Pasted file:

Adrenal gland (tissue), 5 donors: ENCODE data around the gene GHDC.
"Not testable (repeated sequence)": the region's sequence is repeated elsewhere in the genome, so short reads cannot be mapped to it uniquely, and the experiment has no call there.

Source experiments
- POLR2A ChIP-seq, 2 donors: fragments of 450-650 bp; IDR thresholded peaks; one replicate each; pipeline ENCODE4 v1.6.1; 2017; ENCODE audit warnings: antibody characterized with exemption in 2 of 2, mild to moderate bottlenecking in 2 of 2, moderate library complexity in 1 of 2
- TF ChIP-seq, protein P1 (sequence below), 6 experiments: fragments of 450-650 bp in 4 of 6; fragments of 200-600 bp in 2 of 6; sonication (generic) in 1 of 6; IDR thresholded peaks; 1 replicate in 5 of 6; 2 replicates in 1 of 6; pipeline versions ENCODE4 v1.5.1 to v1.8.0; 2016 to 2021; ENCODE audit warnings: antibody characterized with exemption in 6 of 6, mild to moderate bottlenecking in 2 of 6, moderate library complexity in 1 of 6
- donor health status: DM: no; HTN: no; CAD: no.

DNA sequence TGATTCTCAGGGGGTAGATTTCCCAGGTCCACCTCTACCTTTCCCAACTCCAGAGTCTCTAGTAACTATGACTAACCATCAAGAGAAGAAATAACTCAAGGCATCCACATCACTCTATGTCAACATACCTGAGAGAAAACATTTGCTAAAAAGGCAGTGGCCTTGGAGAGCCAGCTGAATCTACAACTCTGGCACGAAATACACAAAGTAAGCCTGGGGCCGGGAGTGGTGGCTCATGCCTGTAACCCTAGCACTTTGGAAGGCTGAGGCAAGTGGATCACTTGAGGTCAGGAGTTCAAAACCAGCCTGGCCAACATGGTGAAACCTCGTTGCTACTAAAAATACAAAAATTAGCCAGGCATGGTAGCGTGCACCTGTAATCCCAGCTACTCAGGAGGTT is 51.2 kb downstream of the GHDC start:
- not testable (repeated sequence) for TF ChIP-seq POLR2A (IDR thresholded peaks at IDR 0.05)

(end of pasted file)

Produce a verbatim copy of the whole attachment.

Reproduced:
Adrenal gland (tissue), 5 donors: ENCODE data around the gene GHDC.
"Not testable (repeated sequence)": the region's sequence is repeated elsewhere in the genome, so short reads cannot be mapped to it uniquely, and the experiment has no call there.

Source experiments
- POLR2A ChIP-seq, 2 donors: fragments of 450-650 bp; IDR thresholded peaks; one replicate each; pipeline ENCODE4 v1.6.1; 2017; ENCODE audit warnings: antibody characterized with exemption in 2 of 2, mild to moderate bottlenecking in 2 of 2, moderate library complexity in 1 of 2
- TF ChIP-seq, protein P1 (sequence below), 6 experiments: fragments of 450-650 bp in 4 of 6; fragments of 200-600 bp in 2 of 6; sonication (generic) in 1 of 6; IDR thresholded peaks; 1 replicate in 5 of 6; 2 replicates in 1 of 6; pipeline versions ENCODE4 v1.5.1 to v1.8.0; 2016 to 2021; ENCODE audit warnings: antibody characterized with exemption in 6 of 6, mild to moderate bottlenecking in 2 of 6, moderate library complexity in 1 of 6
- donor health status: DM: no; HTN: no; CAD: no.

DNA sequence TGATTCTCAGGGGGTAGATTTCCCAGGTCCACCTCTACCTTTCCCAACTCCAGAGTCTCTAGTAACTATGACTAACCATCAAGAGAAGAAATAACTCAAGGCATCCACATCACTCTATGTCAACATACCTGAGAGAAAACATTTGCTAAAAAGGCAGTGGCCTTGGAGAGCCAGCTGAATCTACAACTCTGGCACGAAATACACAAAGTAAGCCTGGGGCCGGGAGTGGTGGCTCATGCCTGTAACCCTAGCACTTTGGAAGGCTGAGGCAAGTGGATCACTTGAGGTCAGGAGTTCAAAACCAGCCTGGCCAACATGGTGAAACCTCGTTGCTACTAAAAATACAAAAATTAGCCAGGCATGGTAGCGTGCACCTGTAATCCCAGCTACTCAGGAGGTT is 51.2 kb downstream of the GHDC start:
- not testable (repeated sequence) for TF ChIP-seq POLR2A (IDR thresholded peaks at IDR 0.05)